7. ^ Gerhardt EC, Rodrigues TE, Müller-Santos M, Pedrosa FO, Souza EM, Forchhammer K, Huergo LF (March 2015). "The bacterial signal transduction protein GlnB regulates the committed step in fatty acid biosynthesis by acting as a dissociable regulatory subunit of acetyl-CoA carboxylase". Molecular Microbiology. 95 (6): 1025–35. doi:10.1111/mmi.12912. PMID 25557370.

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Nitrogen regulatory protein P-II Provide feedback

P-II modulates the activity of glutamine synthetase.

Literature references

  1. Cheah E, Carr PD, Suffolk PM, Vasudevan SG, Dixon NE, Ollis DL; , Structure 1994;2:981-990.: Structure of the Escherichia coli signal transducing protein P-II. PUBMED:7866749 EPMC:7866749

Internal database links

External database links

This tab holds annotation information from the InterPro database.

InterPro entry IPR002187

In Gram-negative bacteria, the activity and concentration of glutamine synthetase (GS) is regulated in response to nitrogen source availability. PII, a tetrameric protein encoded by the glnB gene, is a component of the adenylation cascade involved in the regulation of GS activity [ PUBMED:1702507 ]. In nitrogen-limiting conditions, when the ratio of glutamine to 2-ketoglutarate decreases, P-II is uridylylated on a tyrosine residue to form P-II-UMP. P-II-UMP allows the deadenylation of GS, thus activating the enzyme. Conversely, in nitrogen excess, P-II-UMP is deuridylated and then promotes the adenylation of GS. P-II also indirectly controls the transcription of the GS gene (glnA) by preventing NR-II (ntrB) to phosphorylate NR-I (ntrC) which is the transcriptional activator of glnA. Once P-II is uridylylated, these events are reversed.

P-II is a protein of about 110 amino acid residues extremely well conserved. The tyrosine which is uridylated is located in the central part of the protein. In cyanobacteria, P-II seems to be phosphorylated on a serine residue rather than being uridylated. In methanogenic archaebacteria, the nitrogenase iron protein gene (nifH) is followed by two open reading frames highly similar to the eubacterial P-II protein [ PUBMED:2068380 ]. These proteins could be involved in the regulation of nitrogen fixation. In the red alga, Porphyra purpurea, there is a glnB homologue encoded in the chloroplast genome.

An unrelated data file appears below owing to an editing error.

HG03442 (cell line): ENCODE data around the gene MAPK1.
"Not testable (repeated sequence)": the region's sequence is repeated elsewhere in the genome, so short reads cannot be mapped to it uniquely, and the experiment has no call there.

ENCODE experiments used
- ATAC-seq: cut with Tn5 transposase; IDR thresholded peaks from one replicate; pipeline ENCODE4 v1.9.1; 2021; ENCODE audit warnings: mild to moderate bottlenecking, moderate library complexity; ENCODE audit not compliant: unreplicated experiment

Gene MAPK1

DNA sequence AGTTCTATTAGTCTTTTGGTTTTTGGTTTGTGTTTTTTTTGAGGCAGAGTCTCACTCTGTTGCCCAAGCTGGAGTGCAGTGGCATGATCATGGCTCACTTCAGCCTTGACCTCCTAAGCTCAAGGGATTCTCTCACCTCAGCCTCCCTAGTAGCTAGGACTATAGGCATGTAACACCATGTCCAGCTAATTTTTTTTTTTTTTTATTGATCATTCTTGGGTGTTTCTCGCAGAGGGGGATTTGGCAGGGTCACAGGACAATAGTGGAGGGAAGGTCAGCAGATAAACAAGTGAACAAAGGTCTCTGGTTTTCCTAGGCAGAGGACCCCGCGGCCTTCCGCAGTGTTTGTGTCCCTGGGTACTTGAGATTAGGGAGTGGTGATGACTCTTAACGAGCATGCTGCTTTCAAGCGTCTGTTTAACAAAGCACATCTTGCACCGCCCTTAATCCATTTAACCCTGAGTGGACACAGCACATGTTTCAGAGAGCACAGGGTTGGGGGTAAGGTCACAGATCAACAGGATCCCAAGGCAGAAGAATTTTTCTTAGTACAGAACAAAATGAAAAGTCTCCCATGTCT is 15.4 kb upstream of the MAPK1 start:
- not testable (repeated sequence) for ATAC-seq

Other proteins highly similar to glnB are:

Gene Ontology

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Domain organisation

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Pfam Clan

This family is a member of clan GlnB-like (CL0089), which has the following description:

The members of this clan are characterised by the fact the domains, each comprised of four beta-strand and two alpha helices, tend to form tetrameric structures [1].

The clan contains the following 12 members:

CBD_PlyG CdAMP_rec CutA1 DUF190 DUF2007 DUF2179 DUF3240 HisG_C Nit_Regul_Hom NRho P-II Rhomboid_N


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Seed source: SCOP
Previous IDs: none
Type: Domain
Sequence Ontology: SO:0000417
Author: Bateman A
Number in seed: 73
Number in full: 10611
Average length of the domain: 101.60 aa
Average identity of full alignment: 48 %
Average coverage of the sequence by the domain: 76.68 %

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HMM build commands:
build method: hmmbuild -o /dev/null HMM SEED
search method: hmmsearch -Z 57096847 -E 1000 --cpu 4 HMM pfamseq
Model details:
Parameter Sequence Domain
Gathering cut-off 21.4 21.4
Trusted cut-off 21.4 21.4
Noise cut-off 21.3 21.3
Model length: 102
Family (HMM) version: 24
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Species distribution

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Archea Archea Eukaryota Eukaryota
Bacteria Bacteria Other sequences Other sequences
Viruses Viruses Unclassified Unclassified
Viroids Viroids Unclassified sequence Unclassified sequence


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For those sequences which have a structure in the Protein DataBank, we use the mapping between UniProt, PDB and Pfam coordinate systems from the PDBe group, to allow us to map Pfam domains onto UniProt sequences and three-dimensional protein structures. The table below shows the structures on which the P-II domain has been found. There are 214 instances of this domain found in the PDB. Note that there may be multiple copies of the domain in a single PDB structure, since many structures contain multiple copies of the same protein sequence.